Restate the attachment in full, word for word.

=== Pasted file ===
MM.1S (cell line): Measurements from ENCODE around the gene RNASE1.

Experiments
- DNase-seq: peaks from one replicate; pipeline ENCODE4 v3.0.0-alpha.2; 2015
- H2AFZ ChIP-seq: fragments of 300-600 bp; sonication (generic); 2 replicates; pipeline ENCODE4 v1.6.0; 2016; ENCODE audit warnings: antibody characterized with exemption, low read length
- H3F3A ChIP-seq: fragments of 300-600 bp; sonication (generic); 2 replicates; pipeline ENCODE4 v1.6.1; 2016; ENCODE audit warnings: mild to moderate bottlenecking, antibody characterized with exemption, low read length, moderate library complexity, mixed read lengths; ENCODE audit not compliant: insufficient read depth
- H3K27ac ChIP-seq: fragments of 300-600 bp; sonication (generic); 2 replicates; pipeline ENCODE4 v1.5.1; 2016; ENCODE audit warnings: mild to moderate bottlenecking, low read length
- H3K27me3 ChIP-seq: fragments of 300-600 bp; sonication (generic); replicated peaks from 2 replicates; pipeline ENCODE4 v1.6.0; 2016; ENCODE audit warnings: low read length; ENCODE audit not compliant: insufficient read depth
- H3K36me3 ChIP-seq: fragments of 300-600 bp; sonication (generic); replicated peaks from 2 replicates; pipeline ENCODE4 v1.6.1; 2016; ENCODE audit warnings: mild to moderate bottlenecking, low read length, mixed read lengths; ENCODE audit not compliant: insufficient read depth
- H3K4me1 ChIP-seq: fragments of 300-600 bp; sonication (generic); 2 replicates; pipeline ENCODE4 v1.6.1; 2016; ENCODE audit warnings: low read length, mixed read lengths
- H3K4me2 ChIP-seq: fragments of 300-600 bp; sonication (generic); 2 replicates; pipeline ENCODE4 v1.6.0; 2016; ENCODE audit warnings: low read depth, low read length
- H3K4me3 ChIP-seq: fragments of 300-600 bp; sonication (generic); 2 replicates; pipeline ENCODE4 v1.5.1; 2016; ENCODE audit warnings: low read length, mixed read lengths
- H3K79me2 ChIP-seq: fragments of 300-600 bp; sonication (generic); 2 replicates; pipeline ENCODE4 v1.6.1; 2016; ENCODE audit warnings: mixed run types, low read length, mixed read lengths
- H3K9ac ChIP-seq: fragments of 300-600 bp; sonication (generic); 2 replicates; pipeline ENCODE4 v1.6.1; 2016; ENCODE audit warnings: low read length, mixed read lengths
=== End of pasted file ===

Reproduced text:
MM.1S (cell line): Measurements from ENCODE around the gene RNASE1.

Experiments
- DNase-seq: peaks from one replicate; pipeline ENCODE4 v3.0.0-alpha.2; 2015
- H2AFZ ChIP-seq: fragments of 300-600 bp; sonication (generic); 2 replicates; pipeline ENCODE4 v1.6.0; 2016; ENCODE audit warnings: antibody characterized with exemption, low read length
- H3F3A ChIP-seq: fragments of 300-600 bp; sonication (generic); 2 replicates; pipeline ENCODE4 v1.6.1; 2016; ENCODE audit warnings: mild to moderate bottlenecking, antibody characterized with exemption, low read length, moderate library complexity, mixed read lengths; ENCODE audit not compliant: insufficient read depth
- H3K27ac ChIP-seq: fragments of 300-600 bp; sonication (generic); 2 replicates; pipeline ENCODE4 v1.5.1; 2016; ENCODE audit warnings: mild to moderate bottlenecking, low read length
- H3K27me3 ChIP-seq: fragments of 300-600 bp; sonication (generic); replicated peaks from 2 replicates; pipeline ENCODE4 v1.6.0; 2016; ENCODE audit warnings: low read length; ENCODE audit not compliant: insufficient read depth
- H3K36me3 ChIP-seq: fragments of 300-600 bp; sonication (generic); replicated peaks from 2 replicates; pipeline ENCODE4 v1.6.1; 2016; ENCODE audit warnings: mild to moderate bottlenecking, low read length, mixed read lengths; ENCODE audit not compliant: insufficient read depth
- H3K4me1 ChIP-seq: fragments of 300-600 bp; sonication (generic); 2 replicates; pipeline ENCODE4 v1.6.1; 2016; ENCODE audit warnings: low read length, mixed read lengths
- H3K4me2 ChIP-seq: fragments of 300-600 bp; sonication (generic); 2 replicates; pipeline ENCODE4 v1.6.0; 2016; ENCODE audit warnings: low read depth, low read length
- H3K4me3 ChIP-seq: fragments of 300-600 bp; sonication (generic); 2 replicates; pipeline ENCODE4 v1.5.1; 2016; ENCODE audit warnings: low read length, mixed read lengths
- H3K79me2 ChIP-seq: fragments of 300-600 bp; sonication (generic); 2 replicates; pipeline ENCODE4 v1.6.1; 2016; ENCODE audit warnings: mixed run types, low read length, mixed read lengths
- H3K9ac ChIP-seq: fragments of 300-600 bp; sonication (generic); 2 replicates; pipeline ENCODE4 v1.6.1; 2016; ENCODE audit warnings: low read length, mixed read lengths